Processing Raw Honey
Processing Raw Honey

After the beekeeper collects the honey it's processed immediately after harvesting because it crystallizes when it's allowed to sit. It has to be heated up between 150-170 degrees because it carries the bacterium that causes botulism, which can be dangerous since this is the very bacterium that causes food poisoning. Honey is actually sweeter than table sugar, but the problem with table sugar is that it's bleached white since actual unprocessed raw sugar is brown. Honey is pasteurized to kill off the bacteria like botulism to make it safe to eat and to put in food.

Honey actually doesn't have that golden color it's actually white and pasty looking before it's cooked down to the point that it caramelizes. Honey also serves a purpose in medicine and in many vitamin supplements since raw unprocessed honey carries a high level of antioxidants and enzymes and aids in digestion and other health properties.

What is great about honey is that it's slowly taking the place of corn syrup being used in a lot of the food that we eat today because it's been linked to cause diabetes because people eat it in such an increased amount. Honey is being used because it's produced naturally since corn syrup is mechanically processed. Honey is also being used in beer and other beverage like teas and is readily becoming a hugely useful product that puts a lot of beekeepers back in the spotlight to produce high quality honey. For the past 2700 years according to history honey was used in medicine to provide topical relief for rashes and skin irritation like the condition called MRSA (pronounced mersa-a type of resistant staph infection). Honey is also good for mixing it with a little lemon to treat laryngitis and was used to treat contagious conjunctivitis (pink eye).

There are 7 different ways honey can be processed the most common are comb honey that's heated and treated through pasteurization and then you got the raw honey which is the base for pasteurized honey you see mostly in the stores today. Parents are advised to be careful in giving infant honey products because of the acid levels and potential exposure to the botulism bacteria. That's why it is wise to eat honey that's been pasteurized since you don't know what kind of exposure the bees who produced the honey has been around so it's better to eat honey that's been pasteurized or produced by an organic farmer that does raw honey because that's probably the safest kind of honey you can eat that isn't going to expose you to harmful bacteria.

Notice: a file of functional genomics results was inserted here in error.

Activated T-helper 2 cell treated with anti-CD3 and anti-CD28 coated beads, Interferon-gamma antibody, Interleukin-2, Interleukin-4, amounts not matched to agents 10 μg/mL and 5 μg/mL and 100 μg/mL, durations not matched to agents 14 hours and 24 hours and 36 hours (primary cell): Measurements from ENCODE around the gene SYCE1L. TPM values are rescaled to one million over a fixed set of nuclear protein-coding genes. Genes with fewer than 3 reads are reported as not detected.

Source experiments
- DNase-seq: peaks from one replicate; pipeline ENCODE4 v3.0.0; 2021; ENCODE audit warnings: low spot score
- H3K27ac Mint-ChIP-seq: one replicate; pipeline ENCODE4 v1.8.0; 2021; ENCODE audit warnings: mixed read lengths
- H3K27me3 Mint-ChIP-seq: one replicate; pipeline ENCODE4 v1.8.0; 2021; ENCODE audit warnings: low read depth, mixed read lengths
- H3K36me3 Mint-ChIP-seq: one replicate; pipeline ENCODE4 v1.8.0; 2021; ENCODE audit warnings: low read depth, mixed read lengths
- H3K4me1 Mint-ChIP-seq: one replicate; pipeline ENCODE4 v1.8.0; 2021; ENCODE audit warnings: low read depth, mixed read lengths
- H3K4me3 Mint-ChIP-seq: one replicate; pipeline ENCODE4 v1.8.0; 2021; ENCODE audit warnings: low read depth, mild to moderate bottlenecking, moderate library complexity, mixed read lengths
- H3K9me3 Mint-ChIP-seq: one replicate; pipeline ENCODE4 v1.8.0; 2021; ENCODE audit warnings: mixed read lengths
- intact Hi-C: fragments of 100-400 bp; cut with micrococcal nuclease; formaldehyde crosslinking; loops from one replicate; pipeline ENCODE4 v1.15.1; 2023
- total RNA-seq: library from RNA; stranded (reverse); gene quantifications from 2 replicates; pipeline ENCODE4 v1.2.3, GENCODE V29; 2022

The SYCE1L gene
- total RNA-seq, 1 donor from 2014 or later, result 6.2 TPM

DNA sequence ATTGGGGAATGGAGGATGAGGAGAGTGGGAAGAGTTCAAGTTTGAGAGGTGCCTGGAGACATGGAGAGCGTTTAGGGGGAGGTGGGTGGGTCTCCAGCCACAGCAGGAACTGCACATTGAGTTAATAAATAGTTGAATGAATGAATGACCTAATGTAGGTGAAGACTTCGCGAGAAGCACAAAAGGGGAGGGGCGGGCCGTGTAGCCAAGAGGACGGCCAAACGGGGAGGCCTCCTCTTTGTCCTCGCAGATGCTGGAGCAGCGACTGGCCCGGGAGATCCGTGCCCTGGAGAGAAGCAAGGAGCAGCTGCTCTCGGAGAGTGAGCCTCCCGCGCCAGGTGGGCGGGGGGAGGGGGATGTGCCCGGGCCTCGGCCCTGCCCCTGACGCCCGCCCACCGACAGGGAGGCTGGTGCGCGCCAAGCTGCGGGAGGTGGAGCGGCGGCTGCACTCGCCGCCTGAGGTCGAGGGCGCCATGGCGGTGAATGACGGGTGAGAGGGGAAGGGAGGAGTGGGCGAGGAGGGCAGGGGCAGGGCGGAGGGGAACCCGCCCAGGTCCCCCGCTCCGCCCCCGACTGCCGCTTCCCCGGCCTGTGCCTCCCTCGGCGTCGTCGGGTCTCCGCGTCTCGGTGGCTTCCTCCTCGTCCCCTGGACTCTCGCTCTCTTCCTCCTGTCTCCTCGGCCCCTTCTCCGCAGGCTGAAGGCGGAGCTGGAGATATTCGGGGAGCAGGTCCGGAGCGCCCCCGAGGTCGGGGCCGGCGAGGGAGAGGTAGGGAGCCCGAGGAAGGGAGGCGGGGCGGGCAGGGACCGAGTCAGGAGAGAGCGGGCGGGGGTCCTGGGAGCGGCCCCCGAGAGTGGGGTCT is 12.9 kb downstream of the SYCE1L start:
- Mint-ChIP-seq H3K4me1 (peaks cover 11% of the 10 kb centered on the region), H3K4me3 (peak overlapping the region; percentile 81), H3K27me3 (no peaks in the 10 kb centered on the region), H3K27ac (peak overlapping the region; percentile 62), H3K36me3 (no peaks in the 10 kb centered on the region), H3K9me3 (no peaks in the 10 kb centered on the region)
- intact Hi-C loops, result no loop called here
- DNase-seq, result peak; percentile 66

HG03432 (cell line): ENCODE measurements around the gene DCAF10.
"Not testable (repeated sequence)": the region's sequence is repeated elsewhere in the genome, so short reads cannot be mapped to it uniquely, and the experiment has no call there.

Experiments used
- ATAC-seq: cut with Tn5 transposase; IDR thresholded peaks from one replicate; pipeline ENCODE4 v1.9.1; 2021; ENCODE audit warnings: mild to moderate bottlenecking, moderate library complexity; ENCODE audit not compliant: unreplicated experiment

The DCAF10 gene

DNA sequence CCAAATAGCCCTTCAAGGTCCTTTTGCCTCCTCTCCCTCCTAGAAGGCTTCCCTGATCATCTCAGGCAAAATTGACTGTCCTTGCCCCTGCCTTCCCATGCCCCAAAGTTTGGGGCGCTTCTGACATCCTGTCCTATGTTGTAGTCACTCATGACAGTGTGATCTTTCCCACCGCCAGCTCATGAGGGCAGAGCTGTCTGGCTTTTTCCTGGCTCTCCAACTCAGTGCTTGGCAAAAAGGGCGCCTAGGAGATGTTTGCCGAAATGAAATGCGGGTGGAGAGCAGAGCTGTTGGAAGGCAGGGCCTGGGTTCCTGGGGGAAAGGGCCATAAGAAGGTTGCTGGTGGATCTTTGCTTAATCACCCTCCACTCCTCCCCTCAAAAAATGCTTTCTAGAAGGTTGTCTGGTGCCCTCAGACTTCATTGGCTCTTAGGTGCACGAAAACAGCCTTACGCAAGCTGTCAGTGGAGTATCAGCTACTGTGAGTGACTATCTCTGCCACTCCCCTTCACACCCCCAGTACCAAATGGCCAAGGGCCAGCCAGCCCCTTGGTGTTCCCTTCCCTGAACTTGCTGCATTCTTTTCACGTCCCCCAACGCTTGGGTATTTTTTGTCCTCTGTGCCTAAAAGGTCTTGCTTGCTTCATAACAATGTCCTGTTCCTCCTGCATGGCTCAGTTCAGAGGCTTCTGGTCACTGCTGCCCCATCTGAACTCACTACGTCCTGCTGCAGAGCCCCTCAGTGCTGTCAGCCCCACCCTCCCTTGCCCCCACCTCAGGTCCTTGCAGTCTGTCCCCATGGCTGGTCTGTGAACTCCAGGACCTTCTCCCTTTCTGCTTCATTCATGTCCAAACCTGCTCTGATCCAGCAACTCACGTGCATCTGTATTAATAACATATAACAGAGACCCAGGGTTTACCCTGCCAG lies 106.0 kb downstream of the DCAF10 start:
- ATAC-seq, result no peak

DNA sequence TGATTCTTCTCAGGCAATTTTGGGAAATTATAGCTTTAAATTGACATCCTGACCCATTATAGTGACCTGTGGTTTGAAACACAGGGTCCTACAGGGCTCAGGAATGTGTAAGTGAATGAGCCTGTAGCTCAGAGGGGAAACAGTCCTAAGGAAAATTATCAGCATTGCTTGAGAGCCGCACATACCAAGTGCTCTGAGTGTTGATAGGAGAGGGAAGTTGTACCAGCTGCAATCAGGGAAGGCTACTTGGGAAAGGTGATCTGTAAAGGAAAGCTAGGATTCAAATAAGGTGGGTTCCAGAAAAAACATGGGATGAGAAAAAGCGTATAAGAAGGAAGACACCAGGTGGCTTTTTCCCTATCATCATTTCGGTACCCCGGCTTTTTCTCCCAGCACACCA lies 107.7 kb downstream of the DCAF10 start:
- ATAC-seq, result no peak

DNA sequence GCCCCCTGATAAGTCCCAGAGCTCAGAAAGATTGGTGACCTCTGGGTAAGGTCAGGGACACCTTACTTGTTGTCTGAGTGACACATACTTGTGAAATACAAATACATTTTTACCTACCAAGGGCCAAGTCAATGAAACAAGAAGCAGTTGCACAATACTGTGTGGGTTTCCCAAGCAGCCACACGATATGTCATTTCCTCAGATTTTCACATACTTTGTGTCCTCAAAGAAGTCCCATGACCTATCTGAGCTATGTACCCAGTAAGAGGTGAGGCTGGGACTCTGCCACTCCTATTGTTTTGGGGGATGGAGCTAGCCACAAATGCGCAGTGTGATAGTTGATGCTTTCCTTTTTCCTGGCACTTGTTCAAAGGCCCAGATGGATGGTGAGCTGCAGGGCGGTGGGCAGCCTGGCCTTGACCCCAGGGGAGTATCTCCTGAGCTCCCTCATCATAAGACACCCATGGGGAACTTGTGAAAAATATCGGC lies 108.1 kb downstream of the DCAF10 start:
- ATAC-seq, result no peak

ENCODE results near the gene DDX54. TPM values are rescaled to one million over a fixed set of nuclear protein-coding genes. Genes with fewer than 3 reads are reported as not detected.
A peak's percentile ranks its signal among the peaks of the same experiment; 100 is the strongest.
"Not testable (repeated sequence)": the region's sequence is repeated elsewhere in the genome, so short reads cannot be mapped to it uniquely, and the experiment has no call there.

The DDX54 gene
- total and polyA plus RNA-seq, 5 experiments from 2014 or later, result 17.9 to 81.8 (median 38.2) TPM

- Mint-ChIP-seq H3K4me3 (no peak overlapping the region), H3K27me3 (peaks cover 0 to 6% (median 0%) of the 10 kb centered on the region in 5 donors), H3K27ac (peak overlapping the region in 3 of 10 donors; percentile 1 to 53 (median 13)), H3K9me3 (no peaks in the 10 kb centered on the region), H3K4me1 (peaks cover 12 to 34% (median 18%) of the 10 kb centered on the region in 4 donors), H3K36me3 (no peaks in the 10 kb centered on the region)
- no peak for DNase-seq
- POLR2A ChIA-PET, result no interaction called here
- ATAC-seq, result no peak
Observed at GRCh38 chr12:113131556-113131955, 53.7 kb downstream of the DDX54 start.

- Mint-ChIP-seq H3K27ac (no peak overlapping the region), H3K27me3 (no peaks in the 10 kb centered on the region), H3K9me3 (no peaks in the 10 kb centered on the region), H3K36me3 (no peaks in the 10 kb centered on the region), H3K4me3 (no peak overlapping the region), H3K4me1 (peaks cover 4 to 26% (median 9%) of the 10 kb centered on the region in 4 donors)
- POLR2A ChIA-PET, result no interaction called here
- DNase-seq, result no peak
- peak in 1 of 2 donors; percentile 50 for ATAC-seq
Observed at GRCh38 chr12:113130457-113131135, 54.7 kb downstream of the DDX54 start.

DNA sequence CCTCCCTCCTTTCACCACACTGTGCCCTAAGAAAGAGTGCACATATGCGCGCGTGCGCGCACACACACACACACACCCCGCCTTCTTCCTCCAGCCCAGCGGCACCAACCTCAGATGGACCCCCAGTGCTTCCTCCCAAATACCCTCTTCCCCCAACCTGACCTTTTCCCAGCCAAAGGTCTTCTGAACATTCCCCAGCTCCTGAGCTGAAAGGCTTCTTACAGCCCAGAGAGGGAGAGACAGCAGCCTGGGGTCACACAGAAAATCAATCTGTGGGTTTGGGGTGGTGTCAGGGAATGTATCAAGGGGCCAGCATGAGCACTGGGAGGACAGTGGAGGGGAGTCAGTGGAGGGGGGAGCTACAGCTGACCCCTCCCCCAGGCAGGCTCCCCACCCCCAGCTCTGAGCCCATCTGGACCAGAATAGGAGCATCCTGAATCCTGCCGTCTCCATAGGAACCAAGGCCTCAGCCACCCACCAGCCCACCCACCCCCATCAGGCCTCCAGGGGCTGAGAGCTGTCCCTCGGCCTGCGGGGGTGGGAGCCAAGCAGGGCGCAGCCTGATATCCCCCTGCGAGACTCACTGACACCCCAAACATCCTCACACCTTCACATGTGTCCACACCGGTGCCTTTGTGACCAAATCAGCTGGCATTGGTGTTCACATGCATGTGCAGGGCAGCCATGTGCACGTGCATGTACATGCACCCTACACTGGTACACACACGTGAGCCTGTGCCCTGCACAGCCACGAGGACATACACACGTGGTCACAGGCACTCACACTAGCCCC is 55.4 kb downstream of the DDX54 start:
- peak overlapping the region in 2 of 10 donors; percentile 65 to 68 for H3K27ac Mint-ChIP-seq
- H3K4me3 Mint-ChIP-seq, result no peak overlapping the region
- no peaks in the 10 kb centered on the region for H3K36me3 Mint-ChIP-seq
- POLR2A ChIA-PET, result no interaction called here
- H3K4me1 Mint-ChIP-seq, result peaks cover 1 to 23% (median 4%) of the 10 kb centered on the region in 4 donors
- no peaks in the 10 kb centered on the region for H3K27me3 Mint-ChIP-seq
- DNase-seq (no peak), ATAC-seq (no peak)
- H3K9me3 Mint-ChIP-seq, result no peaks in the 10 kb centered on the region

Many beekeepers are trying to take the honey they produce to the organic level because they don't believe in producing a product using harmful pesticides and chemicals. If anything organic is your best bet because these farmers only produce a product on land that's not treated with chemicals. Organic farming also have standards they adhere to in terms of what the market expects of the product and beekeepers are usually about the natural way of things especially when it comes to the honey they produce.

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Main Menu

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Acquiring the Bees

Beekeeping and the Apple Orchards

Beekeeping Equipment

Beekeeping in different areas of the world

California's Almond Orchards

Curbside Honey Sales

Family owned beekeeping companies

Harvesting the Honey

History of Beekeeping


How to Make a Honey Extractor

How to market your honey

Packaging Your Honey

Processing Raw Honey

Selling Honey to a Local Market

Starting your own beekeeping business


The Biology of Bees

The History of Beekeeping

The Life Cycle of the Honey Bee

The Queen Bee

The Science and Technology of Beekeeping

The things a beekeeper uses

Training to be a Beekeeper

Transferring Your Bees to Their New Home


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